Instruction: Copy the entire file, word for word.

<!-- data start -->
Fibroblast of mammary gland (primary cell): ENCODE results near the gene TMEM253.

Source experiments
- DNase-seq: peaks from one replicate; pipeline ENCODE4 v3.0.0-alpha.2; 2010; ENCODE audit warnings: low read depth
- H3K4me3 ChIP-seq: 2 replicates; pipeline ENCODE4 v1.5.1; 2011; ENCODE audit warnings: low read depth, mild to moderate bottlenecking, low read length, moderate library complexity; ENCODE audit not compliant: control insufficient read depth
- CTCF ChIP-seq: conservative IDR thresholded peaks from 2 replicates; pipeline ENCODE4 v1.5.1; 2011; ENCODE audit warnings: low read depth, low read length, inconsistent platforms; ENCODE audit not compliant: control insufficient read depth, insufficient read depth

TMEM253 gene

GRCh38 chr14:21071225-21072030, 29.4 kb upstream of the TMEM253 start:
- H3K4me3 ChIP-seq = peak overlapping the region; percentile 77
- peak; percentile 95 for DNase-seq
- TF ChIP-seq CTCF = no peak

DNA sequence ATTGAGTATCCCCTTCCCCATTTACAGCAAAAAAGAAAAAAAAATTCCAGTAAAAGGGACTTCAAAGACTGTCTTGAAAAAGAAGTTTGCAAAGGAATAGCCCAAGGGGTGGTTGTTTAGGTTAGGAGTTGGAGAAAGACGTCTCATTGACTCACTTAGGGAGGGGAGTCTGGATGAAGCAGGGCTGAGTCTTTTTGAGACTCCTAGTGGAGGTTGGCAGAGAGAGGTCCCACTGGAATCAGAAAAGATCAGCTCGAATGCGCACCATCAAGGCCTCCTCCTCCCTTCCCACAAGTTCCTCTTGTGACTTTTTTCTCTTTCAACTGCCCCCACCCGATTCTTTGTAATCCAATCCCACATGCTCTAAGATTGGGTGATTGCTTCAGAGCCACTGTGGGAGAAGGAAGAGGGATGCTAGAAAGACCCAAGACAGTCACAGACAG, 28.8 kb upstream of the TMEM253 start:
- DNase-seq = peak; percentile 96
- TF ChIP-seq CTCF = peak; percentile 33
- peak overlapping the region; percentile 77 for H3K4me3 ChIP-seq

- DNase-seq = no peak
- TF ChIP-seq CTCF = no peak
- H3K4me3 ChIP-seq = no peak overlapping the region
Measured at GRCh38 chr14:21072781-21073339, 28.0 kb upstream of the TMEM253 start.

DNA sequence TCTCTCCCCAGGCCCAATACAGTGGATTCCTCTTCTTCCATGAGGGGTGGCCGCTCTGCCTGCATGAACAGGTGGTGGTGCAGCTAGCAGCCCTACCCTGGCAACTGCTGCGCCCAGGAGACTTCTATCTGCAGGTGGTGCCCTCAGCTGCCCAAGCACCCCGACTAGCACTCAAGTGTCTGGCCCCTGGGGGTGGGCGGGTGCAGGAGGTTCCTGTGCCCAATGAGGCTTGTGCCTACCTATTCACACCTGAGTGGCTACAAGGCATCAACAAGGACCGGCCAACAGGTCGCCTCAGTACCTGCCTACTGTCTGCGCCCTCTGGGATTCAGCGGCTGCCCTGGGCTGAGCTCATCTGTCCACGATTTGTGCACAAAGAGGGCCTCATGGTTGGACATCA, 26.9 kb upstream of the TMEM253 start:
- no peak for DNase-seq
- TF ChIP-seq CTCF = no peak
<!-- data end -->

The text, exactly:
Fibroblast of mammary gland (primary cell): ENCODE results near the gene TMEM253.

Source experiments
- DNase-seq: peaks from one replicate; pipeline ENCODE4 v3.0.0-alpha.2; 2010; ENCODE audit warnings: low read depth
- H3K4me3 ChIP-seq: 2 replicates; pipeline ENCODE4 v1.5.1; 2011; ENCODE audit warnings: low read depth, mild to moderate bottlenecking, low read length, moderate library complexity; ENCODE audit not compliant: control insufficient read depth
- CTCF ChIP-seq: conservative IDR thresholded peaks from 2 replicates; pipeline ENCODE4 v1.5.1; 2011; ENCODE audit warnings: low read depth, low read length, inconsistent platforms; ENCODE audit not compliant: control insufficient read depth, insufficient read depth

TMEM253 gene

GRCh38 chr14:21071225-21072030, 29.4 kb upstream of the TMEM253 start:
- H3K4me3 ChIP-seq = peak overlapping the region; percentile 77
- peak; percentile 95 for DNase-seq
- TF ChIP-seq CTCF = no peak

DNA sequence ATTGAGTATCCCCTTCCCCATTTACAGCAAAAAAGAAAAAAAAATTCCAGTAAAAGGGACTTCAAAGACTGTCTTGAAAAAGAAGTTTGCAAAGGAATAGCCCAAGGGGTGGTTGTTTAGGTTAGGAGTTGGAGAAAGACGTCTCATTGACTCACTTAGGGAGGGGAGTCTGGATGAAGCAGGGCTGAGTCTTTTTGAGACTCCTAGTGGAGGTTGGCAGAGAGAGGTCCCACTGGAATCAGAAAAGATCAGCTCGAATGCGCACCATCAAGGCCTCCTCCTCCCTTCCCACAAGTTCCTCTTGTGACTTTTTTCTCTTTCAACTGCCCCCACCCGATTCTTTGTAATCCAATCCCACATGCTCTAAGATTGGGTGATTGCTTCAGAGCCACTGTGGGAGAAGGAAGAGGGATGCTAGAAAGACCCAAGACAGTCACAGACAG, 28.8 kb upstream of the TMEM253 start:
- DNase-seq = peak; percentile 96
- TF ChIP-seq CTCF = peak; percentile 33
- peak overlapping the region; percentile 77 for H3K4me3 ChIP-seq

- DNase-seq = no peak
- TF ChIP-seq CTCF = no peak
- H3K4me3 ChIP-seq = no peak overlapping the region
Measured at GRCh38 chr14:21072781-21073339, 28.0 kb upstream of the TMEM253 start.

DNA sequence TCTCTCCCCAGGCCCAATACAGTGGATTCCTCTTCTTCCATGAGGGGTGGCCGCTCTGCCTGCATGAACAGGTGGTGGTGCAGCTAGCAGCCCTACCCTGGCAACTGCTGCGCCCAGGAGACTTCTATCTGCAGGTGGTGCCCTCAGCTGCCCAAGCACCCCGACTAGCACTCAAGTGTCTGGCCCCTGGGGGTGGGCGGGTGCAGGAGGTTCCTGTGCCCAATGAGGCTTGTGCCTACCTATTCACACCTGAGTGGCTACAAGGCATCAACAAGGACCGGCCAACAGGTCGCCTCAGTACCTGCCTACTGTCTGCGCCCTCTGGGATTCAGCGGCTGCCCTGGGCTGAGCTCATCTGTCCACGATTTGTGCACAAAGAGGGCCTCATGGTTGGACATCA, 26.9 kb upstream of the TMEM253 start:
- no peak for DNase-seq
- TF ChIP-seq CTCF = no peak